Mnqabatheki overlooks waves of hills, legendary hunting grounds, first of Shaka Zulu, then of early colonial hunters. Framed by iconic marula trees, the view begs to be photographed against a sunset.
The valley bushveld and montane thickets in the Hluhluwe section of the park are thicker than usual at this time of year, making spotting game a bit more difficult. Yet the park’s well-maintained road network offers wild treasures to our eyes. During our two days there, depending on the route taken, we see brilliant Cape starlings in their iridescent beauty, magnificent Nyala bulls performing a pre-fight dance display, and white rhinos, warthogs, impalas, baboons, reeds, giraffes and lions. In fact, it was our safari companions who saw the lions, three large-maned males, on a windy morning when we stayed indoors.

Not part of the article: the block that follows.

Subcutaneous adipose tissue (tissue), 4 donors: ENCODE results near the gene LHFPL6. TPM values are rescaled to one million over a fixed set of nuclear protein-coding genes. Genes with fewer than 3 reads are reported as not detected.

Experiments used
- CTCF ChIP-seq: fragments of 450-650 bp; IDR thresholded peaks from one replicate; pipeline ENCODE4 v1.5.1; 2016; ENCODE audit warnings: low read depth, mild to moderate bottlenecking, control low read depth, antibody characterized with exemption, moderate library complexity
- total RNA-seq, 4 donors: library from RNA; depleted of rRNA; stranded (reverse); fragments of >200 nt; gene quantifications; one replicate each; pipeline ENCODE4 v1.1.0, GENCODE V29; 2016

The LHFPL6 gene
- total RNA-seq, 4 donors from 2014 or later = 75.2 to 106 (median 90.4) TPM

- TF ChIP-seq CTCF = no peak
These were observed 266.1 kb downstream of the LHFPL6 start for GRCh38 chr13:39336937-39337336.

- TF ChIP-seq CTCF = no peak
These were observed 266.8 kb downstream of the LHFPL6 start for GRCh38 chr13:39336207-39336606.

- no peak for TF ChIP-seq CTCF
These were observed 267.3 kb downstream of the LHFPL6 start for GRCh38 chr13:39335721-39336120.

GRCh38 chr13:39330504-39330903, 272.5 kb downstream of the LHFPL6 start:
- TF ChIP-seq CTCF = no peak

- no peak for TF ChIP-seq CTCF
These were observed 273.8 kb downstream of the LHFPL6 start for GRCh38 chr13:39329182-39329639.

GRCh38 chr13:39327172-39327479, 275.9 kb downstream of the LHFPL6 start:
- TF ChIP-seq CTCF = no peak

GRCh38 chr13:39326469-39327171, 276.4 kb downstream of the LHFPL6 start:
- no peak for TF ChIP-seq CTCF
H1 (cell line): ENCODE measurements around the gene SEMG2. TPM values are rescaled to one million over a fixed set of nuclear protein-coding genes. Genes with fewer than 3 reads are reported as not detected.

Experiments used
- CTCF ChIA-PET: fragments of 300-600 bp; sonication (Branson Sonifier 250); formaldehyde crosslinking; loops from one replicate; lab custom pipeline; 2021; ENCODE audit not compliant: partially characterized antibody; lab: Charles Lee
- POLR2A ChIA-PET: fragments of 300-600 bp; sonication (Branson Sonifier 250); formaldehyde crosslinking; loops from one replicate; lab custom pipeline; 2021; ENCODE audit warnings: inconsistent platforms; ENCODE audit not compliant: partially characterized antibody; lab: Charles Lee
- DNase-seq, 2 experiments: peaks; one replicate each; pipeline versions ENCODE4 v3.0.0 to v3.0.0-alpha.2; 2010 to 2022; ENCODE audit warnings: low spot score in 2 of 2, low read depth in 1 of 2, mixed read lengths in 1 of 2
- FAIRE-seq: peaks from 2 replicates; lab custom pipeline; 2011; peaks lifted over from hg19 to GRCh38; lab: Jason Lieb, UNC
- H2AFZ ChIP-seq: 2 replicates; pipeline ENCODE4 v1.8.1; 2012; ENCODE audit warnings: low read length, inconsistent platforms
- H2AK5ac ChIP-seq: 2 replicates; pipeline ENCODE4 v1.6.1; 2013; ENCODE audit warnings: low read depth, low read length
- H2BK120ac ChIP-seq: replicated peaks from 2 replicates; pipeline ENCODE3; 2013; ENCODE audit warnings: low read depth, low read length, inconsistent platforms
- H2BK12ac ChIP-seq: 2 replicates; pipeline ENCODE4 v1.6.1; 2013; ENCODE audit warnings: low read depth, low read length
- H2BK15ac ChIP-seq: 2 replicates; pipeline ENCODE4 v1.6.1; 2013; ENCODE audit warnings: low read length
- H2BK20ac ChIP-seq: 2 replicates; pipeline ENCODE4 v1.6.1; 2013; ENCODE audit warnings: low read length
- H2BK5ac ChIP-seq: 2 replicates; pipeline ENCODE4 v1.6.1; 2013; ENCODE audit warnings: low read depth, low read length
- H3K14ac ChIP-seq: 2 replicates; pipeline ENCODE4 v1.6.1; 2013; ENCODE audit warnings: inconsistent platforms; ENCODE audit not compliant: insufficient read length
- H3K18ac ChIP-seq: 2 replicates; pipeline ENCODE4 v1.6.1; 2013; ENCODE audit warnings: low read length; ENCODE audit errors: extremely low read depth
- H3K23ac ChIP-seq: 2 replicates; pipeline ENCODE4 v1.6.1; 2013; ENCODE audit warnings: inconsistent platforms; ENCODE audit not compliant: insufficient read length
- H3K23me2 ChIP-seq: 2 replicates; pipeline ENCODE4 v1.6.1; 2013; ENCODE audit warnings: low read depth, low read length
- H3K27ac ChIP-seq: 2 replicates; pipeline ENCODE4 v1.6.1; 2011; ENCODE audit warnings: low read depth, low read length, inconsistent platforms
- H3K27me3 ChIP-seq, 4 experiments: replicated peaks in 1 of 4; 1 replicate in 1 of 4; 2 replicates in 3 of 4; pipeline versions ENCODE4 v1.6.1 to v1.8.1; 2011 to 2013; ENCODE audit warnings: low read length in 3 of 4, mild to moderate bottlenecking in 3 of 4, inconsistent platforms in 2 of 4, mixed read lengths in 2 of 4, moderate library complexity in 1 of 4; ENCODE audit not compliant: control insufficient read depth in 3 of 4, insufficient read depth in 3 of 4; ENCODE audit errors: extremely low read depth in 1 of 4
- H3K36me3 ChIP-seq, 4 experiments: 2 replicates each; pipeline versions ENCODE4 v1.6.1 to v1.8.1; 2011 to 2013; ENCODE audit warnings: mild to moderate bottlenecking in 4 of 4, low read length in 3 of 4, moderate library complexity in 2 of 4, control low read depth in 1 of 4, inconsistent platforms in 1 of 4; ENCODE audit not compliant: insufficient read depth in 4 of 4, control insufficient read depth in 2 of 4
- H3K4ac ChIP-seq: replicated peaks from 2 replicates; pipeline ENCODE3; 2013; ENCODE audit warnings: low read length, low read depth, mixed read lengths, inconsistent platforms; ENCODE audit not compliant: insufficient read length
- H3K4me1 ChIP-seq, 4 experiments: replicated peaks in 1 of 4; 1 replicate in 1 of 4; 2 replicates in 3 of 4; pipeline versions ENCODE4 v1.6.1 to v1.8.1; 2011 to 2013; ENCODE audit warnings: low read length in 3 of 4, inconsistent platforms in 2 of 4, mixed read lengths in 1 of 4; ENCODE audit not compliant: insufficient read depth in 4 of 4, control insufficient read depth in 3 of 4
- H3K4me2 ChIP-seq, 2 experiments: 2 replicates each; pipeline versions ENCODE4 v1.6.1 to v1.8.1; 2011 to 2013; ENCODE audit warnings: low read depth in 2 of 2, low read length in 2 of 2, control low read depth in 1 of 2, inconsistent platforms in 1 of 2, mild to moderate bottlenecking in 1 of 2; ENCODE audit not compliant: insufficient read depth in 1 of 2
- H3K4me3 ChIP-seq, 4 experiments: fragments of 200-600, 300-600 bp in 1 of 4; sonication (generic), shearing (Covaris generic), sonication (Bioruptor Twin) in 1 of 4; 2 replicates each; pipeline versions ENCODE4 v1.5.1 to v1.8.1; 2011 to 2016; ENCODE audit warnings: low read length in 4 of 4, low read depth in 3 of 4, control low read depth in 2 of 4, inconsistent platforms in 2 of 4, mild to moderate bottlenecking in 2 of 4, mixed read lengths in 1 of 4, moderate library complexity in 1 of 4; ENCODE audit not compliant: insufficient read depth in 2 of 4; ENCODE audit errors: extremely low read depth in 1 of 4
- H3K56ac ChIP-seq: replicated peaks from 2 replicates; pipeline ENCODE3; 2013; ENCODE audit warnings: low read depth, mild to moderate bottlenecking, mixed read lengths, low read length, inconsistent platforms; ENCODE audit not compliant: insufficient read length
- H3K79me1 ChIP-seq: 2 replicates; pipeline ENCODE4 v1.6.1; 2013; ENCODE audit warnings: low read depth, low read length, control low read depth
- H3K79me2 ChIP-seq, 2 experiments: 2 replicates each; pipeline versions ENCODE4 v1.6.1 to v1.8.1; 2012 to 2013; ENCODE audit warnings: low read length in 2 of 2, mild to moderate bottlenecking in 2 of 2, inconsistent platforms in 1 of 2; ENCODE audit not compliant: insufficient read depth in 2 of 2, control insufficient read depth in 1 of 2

Game Watching Games
Such are the ways of the bush. Like humans, animals tend to take shelter on windy days, and since we have work to do, missing the car ride is a calculated gamble.
What we see together, perhaps 10 meters from the vehicle on the road, are a couple of giraffes in the bright afternoon light, the male with his short horns rubbed in battle, framed by the green hills dark from Hluhluwe. This park has a rare perspective, with its topography, sometimes similar to the Pilanesberg, featuring “common” animals in a new and different physical context.
Later, from the lodge deck above the valley floor, a small herd of giraffes stick out like tall yellow sticks in the same bushveld section of the valley, while a few hundred yards north of them, a herd of perhaps 20 elephants moves swiftly through the thickets.